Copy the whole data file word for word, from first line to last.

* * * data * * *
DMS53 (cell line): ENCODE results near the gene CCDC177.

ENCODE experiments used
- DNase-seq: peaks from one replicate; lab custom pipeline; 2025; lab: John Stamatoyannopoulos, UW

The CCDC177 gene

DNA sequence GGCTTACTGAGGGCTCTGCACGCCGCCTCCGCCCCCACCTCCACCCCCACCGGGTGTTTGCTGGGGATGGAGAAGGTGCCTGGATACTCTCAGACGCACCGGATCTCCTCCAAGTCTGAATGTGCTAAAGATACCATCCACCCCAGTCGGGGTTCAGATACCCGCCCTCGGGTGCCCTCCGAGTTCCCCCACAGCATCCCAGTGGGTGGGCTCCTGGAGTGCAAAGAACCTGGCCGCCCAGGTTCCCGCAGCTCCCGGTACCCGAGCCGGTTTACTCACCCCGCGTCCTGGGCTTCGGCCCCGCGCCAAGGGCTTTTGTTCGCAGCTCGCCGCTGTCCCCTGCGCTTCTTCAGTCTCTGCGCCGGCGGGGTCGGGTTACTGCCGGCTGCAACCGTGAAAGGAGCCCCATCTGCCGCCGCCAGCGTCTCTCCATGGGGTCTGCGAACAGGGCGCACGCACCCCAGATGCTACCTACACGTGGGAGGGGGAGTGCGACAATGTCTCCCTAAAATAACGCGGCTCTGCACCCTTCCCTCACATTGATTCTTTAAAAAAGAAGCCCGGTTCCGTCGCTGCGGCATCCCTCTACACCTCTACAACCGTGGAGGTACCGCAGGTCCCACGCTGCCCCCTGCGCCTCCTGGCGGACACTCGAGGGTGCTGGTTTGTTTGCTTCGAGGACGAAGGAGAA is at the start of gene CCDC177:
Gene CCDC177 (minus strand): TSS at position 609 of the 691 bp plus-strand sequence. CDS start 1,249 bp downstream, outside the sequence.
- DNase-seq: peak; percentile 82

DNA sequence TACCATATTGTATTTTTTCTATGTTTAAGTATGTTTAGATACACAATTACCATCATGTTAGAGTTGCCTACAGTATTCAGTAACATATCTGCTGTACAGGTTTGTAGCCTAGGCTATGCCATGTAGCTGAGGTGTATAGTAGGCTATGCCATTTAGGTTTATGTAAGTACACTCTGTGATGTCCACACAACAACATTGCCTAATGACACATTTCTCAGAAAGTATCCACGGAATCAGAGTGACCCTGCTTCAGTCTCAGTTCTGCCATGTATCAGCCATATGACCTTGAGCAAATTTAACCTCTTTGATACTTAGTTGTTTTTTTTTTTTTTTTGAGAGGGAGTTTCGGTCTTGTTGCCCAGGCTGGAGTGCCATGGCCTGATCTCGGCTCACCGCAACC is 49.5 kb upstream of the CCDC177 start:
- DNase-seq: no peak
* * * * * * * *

DMS53 (cell line): ENCODE results near the gene CCDC177.

ENCODE experiments used
- DNase-seq: peaks from one replicate; lab custom pipeline; 2025; lab: John Stamatoyannopoulos, UW

The CCDC177 gene

DNA sequence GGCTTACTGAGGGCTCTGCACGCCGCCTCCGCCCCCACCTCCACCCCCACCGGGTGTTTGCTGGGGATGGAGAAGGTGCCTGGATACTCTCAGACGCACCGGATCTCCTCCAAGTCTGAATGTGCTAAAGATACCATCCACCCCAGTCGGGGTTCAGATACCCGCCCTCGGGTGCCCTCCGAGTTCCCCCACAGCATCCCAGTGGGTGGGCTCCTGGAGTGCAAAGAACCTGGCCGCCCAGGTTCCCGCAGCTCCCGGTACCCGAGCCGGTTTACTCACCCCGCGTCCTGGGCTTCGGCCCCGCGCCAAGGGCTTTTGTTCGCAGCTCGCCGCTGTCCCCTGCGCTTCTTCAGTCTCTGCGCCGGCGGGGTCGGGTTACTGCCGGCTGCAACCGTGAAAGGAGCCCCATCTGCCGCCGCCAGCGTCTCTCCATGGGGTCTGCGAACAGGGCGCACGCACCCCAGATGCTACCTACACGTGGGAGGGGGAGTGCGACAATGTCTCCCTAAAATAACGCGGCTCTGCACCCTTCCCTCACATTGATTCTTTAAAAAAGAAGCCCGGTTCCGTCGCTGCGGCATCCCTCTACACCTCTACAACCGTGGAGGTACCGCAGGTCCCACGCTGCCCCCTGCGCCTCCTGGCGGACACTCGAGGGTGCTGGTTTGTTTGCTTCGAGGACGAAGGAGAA is at the start of gene CCDC177:
Gene CCDC177 (minus strand): TSS at position 609 of the 691 bp plus-strand sequence. CDS start 1,249 bp downstream, outside the sequence.
- DNase-seq: peak; percentile 82

DNA sequence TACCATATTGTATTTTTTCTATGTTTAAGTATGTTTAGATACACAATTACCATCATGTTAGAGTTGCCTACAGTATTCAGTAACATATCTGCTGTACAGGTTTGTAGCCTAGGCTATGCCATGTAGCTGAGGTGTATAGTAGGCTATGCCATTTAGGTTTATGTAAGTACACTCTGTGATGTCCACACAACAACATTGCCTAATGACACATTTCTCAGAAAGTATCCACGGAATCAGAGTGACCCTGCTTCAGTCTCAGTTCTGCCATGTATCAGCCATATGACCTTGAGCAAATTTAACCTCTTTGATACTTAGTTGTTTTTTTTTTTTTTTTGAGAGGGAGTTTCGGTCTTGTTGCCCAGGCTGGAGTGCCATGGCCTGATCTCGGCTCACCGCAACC is 49.5 kb upstream of the CCDC177 start:
- DNase-seq: no peak